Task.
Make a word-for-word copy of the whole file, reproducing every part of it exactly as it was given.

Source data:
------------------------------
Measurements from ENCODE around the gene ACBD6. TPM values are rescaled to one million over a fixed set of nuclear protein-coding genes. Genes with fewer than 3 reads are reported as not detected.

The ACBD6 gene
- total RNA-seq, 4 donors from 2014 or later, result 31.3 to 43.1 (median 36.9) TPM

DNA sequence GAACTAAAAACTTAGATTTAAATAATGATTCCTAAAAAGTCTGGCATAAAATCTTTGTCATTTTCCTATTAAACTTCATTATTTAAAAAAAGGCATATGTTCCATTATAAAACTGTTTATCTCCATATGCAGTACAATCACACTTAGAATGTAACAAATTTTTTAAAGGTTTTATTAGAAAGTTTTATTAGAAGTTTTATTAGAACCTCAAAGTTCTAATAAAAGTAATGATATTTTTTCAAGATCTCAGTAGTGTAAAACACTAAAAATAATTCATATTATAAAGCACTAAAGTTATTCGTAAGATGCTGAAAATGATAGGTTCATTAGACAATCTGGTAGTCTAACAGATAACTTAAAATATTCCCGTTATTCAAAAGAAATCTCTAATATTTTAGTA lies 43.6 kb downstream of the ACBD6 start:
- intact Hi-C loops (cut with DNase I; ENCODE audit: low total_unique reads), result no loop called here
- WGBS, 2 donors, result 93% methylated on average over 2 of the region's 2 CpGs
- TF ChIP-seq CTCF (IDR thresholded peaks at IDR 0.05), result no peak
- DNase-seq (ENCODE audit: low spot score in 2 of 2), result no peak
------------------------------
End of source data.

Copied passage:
Measurements from ENCODE around the gene ACBD6. TPM values are rescaled to one million over a fixed set of nuclear protein-coding genes. Genes with fewer than 3 reads are reported as not detected.

The ACBD6 gene
- total RNA-seq, 4 donors from 2014 or later, result 31.3 to 43.1 (median 36.9) TPM

DNA sequence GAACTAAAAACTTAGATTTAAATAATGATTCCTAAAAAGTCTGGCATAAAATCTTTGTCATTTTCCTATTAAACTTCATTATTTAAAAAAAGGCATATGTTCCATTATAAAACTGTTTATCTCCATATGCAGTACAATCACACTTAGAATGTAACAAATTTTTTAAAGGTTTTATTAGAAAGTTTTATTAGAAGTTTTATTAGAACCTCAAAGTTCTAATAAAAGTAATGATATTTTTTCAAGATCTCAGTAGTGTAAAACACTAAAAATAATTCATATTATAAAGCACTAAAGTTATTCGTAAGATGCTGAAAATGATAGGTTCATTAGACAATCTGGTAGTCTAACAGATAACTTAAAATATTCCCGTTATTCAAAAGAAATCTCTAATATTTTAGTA lies 43.6 kb downstream of the ACBD6 start:
- intact Hi-C loops (cut with DNase I; ENCODE audit: low total_unique reads), result no loop called here
- WGBS, 2 donors, result 93% methylated on average over 2 of the region's 2 CpGs
- TF ChIP-seq CTCF (IDR thresholded peaks at IDR 0.05), result no peak
- DNase-seq (ENCODE audit: low spot score in 2 of 2), result no peak